If you’ve heard the saying, “No news is good news,” and adopted this for your company’s public relations practices, you could be shooting yourself in the foot. Getting some attention from the media is one of the best ways to build brand awareness and show thought leadership for your company. But what do you do if your company doesn’t have any breaking news to share? Here are three things you can do to get media attention even without any big stories from your company to share.
Identify Relevant Media Properties and Journalists
Start by knowing what publications cover your industry. List out these publications and then find out who the reporters, writers and editors are that cover the topics that are most closely related to what your company does. You should also visit their websites to download any media kits or editorial calendars they might have available. This will help you plan ahead and give you time to develop your story, make contact with the editors and writers, and build those relationships.
Generate and Develop Story Ideas
Good stories can be discovered and told, even if you don’t have breaking news to share. Here are some ways you can discover stories:
Piggyback on trending stories in the industry. Maybe there’s a technology breakthrough, new regulations or other issues playing out in the news. Develop a story that shares your company’s position on these issues.
Conduct a survey or research and promote your findings to relevant media outlets. Your research findings can also provide good subject matter for white papers, webinars, and other marketing collateral.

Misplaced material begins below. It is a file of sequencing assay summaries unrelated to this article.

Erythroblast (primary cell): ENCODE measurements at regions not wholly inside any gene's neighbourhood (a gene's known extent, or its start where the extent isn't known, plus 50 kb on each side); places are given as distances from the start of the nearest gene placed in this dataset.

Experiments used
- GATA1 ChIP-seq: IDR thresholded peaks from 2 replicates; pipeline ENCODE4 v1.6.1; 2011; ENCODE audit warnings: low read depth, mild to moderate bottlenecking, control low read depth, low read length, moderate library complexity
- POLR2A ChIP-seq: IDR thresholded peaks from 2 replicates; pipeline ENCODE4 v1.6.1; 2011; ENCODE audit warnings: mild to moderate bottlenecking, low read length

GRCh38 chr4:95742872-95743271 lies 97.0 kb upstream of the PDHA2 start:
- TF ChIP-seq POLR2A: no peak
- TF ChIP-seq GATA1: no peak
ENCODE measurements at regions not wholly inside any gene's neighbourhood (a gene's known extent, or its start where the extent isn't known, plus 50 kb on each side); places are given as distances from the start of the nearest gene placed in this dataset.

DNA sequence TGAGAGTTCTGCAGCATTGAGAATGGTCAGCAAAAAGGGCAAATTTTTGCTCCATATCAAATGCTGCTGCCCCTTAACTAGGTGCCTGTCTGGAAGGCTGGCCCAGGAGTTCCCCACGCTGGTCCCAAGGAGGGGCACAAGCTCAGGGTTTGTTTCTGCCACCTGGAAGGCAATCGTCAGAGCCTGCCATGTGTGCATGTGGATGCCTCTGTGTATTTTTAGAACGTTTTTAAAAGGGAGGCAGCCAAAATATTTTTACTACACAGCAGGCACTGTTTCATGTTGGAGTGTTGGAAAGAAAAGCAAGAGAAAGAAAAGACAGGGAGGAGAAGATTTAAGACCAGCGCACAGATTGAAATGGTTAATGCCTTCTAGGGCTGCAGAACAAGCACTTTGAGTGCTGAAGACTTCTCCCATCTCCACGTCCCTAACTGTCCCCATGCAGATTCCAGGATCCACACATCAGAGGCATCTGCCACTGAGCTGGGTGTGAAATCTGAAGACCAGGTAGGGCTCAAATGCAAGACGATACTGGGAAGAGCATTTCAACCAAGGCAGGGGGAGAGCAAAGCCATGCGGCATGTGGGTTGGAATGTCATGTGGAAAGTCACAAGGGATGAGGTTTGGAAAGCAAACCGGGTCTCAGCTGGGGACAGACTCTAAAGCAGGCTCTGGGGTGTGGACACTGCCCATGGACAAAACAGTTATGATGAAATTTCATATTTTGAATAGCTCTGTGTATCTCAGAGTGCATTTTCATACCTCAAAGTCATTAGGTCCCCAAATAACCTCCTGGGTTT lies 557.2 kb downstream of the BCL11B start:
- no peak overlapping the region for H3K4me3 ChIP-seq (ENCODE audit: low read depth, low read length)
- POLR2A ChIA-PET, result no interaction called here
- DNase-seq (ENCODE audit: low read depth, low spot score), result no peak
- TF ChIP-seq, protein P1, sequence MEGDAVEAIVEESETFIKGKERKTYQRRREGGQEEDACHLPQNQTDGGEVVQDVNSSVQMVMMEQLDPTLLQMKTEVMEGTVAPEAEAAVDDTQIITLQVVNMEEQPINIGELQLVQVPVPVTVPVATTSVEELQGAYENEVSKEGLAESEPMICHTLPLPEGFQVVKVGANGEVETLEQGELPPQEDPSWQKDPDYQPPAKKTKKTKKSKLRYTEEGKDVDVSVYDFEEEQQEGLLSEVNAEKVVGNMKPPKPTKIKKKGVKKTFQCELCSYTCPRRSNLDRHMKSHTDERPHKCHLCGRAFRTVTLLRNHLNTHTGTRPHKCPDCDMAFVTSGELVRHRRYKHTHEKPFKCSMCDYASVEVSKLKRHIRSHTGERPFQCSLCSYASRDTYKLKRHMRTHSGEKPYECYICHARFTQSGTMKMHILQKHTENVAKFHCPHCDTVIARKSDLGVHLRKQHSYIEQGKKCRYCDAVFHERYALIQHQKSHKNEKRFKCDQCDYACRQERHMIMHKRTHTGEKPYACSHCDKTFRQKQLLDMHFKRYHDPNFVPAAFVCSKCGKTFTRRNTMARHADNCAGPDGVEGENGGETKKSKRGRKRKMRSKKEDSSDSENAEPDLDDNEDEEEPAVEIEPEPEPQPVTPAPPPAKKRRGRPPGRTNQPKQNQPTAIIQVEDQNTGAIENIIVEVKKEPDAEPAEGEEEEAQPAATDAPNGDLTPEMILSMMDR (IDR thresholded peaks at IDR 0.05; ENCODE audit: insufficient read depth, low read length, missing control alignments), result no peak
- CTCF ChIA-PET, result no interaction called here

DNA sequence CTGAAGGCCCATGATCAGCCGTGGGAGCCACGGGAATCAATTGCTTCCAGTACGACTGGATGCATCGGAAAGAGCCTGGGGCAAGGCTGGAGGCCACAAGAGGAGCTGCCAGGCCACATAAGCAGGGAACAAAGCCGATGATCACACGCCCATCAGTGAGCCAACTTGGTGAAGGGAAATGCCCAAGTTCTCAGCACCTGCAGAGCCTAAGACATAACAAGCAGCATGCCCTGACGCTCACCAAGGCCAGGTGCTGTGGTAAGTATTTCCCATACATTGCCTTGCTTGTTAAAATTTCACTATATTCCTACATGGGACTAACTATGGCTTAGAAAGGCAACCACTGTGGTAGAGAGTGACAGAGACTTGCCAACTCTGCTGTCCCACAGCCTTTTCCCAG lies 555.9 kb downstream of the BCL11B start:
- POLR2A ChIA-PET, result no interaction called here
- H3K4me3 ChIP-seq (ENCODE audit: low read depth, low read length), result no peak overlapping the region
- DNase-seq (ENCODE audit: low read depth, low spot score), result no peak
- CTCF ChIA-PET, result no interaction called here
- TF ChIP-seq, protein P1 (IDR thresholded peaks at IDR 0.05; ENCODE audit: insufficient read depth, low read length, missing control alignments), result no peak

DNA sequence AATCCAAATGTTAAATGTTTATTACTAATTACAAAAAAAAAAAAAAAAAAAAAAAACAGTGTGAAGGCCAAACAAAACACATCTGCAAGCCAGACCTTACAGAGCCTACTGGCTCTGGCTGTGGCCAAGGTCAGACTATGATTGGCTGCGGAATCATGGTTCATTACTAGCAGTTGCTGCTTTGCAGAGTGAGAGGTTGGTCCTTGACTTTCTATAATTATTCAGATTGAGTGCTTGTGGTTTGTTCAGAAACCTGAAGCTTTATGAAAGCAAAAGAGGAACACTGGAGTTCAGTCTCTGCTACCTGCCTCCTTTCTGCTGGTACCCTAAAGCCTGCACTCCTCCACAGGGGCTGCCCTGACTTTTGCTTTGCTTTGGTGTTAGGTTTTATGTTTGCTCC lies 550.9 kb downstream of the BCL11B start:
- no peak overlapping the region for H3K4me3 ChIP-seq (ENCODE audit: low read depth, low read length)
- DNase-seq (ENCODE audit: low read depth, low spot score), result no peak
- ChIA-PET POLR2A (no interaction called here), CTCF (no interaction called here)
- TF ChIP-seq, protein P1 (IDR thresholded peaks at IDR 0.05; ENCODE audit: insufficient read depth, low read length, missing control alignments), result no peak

Offer an in-house expert to analyze or comment on today’s trends and recent news. You’ll want to make sure you convey what’s special about your experts and what they have to say, as well as why it’s important to a publication and their audience.
Make a Strong Pitch
Now you have your list of media outlets and contacts, and you also have your story. It’s time to develop a compelling pitch. Personalize each pitch to the reporters, bloggers and editors you’re reaching out to. Tell them why their audience would be interested in the story and offer any background materials you can. You’ll need to make a compelling case for publishing your story and make it easy for editors, reporters and bloggers to say “yes.”
Not every story idea you send will get picked up. Even if it doesn’t, you’ve now cultivated relationships with important media contacts in your industry and have positioned yourself as a resource that could be called upon for future stories, quotes and interviews.
Article submitted by Bank of America For mid-market companies, business success and responsible growth aren’t mutually exclusive. In fact, prioritizing responsible growth is becoming increasingly important, and successful companies are making sustainability central to their growth strategies. Beyond good corporate citizenship, they are recognizing the intrinsic link between the strength of their business and that of the communities and economies in which they operate. Leading your growth with those goals in mind builds resilience and better solutions for the future. Consider the following: Responsible growth companies perform better. Companies that consider the impact of risks and opportunities on the environment, local communities and society may produce better financial results than those that don’t. Additionally, 90% of companies believe a sustainability plan is important for remaining competitive. Responsible growth companies attract investment. A 2016 study by MIT Sloan Management Review and Boston Consulting Group surveyed 3,000 executives and managers from more than 100 countries. Findings revealed that 75% of senior executives in investment firms agree that a company’s sustainability performance is materially important to their investment decisions, and nearly half would not invest in a company with a poor sustainability record. Ninety percent of executives see sustainability as important, but only
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